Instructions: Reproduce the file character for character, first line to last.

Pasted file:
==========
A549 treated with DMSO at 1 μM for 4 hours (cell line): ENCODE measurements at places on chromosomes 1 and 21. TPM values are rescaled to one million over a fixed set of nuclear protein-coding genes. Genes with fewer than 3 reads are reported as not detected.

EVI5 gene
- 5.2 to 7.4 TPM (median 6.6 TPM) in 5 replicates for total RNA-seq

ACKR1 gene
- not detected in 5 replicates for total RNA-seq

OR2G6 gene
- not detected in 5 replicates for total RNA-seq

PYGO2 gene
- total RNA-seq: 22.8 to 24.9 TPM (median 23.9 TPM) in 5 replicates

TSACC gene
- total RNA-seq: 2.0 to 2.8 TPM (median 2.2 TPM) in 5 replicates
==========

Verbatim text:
A549 treated with DMSO at 1 μM for 4 hours (cell line): ENCODE measurements at places on chromosomes 1 and 21. TPM values are rescaled to one million over a fixed set of nuclear protein-coding genes. Genes with fewer than 3 reads are reported as not detected.

EVI5 gene
- 5.2 to 7.4 TPM (median 6.6 TPM) in 5 replicates for total RNA-seq

ACKR1 gene
- not detected in 5 replicates for total RNA-seq

OR2G6 gene
- not detected in 5 replicates for total RNA-seq

PYGO2 gene
- total RNA-seq: 22.8 to 24.9 TPM (median 23.9 TPM) in 5 replicates

TSACC gene
- total RNA-seq: 2.0 to 2.8 TPM (median 2.2 TPM) in 5 replicates